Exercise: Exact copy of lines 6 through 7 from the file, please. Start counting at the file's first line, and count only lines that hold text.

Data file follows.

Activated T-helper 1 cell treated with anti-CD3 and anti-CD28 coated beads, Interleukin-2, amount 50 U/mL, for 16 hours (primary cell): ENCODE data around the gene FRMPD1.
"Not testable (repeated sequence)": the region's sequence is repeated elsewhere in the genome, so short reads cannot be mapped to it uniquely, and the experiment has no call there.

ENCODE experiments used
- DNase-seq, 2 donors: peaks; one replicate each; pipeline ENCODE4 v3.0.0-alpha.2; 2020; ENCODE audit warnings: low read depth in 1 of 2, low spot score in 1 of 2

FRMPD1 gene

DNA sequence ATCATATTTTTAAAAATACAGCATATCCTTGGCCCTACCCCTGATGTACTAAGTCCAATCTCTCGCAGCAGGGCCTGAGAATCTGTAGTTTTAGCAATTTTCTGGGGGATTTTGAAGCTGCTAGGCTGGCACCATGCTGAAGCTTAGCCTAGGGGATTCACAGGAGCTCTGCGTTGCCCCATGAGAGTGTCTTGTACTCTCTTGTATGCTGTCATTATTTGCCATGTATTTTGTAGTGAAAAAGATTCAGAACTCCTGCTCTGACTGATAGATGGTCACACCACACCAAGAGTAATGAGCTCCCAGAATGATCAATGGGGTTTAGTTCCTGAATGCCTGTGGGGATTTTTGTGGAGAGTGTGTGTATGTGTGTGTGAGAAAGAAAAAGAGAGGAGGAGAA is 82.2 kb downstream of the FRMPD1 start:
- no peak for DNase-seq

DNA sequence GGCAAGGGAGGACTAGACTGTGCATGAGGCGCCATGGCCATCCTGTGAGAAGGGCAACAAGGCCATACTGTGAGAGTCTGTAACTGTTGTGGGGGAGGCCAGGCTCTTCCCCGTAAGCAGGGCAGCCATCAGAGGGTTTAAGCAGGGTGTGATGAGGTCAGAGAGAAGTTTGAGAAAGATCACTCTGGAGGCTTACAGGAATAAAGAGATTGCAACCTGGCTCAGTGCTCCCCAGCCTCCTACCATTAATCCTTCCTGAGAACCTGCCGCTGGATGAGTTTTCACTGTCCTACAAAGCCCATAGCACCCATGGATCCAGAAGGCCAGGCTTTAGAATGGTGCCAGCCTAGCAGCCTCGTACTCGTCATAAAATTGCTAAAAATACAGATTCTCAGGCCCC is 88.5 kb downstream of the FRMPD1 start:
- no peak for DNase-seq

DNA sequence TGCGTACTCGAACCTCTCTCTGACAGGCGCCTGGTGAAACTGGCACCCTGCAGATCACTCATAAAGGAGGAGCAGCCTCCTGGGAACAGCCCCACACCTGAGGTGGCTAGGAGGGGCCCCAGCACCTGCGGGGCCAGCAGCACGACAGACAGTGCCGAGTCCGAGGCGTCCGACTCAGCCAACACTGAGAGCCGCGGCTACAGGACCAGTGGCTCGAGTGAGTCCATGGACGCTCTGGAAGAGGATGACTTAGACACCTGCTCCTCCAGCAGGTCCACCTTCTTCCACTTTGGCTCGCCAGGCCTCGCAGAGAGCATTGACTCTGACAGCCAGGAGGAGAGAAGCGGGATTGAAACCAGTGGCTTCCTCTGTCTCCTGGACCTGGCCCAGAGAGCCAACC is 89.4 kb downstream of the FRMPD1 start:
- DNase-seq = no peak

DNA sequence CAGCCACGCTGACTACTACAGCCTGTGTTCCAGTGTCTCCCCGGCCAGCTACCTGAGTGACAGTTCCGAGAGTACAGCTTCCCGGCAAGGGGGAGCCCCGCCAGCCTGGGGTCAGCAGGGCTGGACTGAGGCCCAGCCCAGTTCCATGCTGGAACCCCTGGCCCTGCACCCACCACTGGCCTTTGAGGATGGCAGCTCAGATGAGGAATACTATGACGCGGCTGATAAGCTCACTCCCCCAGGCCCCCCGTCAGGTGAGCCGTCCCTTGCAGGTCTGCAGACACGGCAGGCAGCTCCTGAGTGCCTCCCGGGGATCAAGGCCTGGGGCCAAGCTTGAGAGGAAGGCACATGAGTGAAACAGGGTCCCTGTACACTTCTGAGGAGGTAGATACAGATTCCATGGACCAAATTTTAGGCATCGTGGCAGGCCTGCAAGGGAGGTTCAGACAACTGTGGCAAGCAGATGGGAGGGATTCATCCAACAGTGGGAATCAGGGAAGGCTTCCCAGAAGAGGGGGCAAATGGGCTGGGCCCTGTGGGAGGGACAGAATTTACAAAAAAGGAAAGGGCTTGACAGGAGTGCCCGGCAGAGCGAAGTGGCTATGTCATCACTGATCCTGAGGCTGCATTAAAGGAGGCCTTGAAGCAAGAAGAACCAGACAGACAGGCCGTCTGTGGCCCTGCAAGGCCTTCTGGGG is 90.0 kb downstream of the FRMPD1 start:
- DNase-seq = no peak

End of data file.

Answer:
DNA sequence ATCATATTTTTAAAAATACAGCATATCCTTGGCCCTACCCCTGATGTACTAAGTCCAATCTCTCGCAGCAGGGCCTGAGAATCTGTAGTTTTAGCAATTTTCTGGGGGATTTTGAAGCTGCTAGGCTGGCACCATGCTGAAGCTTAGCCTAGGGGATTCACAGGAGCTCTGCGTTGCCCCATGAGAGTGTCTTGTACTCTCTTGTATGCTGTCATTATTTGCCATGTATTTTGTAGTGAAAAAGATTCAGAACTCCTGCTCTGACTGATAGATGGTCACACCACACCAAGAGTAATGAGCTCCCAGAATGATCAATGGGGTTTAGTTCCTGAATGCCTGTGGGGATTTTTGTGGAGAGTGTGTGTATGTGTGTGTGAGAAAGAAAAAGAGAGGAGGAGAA is 82.2 kb downstream of the FRMPD1 start:
- no peak for DNase-seq